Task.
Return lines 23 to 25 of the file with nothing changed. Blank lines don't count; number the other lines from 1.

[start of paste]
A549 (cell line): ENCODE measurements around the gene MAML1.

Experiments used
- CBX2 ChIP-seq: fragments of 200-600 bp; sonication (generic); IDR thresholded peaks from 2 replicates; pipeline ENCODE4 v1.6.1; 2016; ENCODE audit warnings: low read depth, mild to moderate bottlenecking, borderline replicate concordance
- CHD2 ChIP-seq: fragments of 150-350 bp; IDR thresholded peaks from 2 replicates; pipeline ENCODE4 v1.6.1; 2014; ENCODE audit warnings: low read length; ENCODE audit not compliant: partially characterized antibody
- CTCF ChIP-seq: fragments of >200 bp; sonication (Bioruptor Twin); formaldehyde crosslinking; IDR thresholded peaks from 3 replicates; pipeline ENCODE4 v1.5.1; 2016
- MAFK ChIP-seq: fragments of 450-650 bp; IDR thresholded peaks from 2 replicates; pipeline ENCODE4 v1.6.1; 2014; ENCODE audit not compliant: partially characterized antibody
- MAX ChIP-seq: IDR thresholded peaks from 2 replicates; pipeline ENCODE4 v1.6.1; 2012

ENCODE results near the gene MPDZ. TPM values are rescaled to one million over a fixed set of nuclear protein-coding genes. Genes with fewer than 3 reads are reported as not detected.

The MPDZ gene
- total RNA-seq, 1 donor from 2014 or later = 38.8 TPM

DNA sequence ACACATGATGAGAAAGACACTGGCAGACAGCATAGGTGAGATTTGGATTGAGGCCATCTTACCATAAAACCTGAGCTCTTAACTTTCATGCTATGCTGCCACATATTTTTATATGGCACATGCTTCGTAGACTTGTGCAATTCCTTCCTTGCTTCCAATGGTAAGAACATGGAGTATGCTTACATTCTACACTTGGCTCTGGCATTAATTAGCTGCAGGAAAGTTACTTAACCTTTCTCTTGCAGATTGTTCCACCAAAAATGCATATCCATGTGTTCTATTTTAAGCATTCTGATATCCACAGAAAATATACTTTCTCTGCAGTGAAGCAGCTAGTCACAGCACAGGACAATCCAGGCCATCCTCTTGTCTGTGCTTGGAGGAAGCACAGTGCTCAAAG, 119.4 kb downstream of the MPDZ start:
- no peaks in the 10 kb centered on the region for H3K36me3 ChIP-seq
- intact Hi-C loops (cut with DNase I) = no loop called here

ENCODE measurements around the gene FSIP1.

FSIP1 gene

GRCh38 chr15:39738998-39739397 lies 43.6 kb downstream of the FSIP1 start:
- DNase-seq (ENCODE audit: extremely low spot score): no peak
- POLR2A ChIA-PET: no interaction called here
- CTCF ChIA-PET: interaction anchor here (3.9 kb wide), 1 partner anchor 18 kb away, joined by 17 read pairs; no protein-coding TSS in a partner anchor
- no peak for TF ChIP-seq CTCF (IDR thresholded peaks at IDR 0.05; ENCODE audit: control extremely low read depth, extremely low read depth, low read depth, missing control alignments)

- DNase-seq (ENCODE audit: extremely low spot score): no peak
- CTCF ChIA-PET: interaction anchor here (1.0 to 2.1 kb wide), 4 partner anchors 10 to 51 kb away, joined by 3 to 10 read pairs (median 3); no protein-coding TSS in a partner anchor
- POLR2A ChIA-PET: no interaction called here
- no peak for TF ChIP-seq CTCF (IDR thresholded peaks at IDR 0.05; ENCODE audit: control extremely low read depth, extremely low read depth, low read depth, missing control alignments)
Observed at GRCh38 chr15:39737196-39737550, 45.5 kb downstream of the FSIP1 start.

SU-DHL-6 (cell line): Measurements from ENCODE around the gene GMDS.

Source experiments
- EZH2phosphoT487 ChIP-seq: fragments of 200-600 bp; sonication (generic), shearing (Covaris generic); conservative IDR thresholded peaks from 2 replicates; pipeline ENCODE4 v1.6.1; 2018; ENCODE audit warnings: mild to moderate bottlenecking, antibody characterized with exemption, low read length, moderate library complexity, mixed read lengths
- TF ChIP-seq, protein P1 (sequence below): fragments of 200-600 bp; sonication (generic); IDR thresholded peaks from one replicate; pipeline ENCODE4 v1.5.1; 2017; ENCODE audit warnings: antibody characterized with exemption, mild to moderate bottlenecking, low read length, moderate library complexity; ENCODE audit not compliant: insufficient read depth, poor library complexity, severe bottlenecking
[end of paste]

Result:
- POLR2A ChIA-PET: no interaction called here
- no peak for TF ChIP-seq CTCF (IDR thresholded peaks at IDR 0.05; ENCODE audit: control extremely low read depth, extremely low read depth, low read depth, missing control alignments)
Observed at GRCh38 chr15:39737196-39737550, 45.5 kb downstream of the FSIP1 start.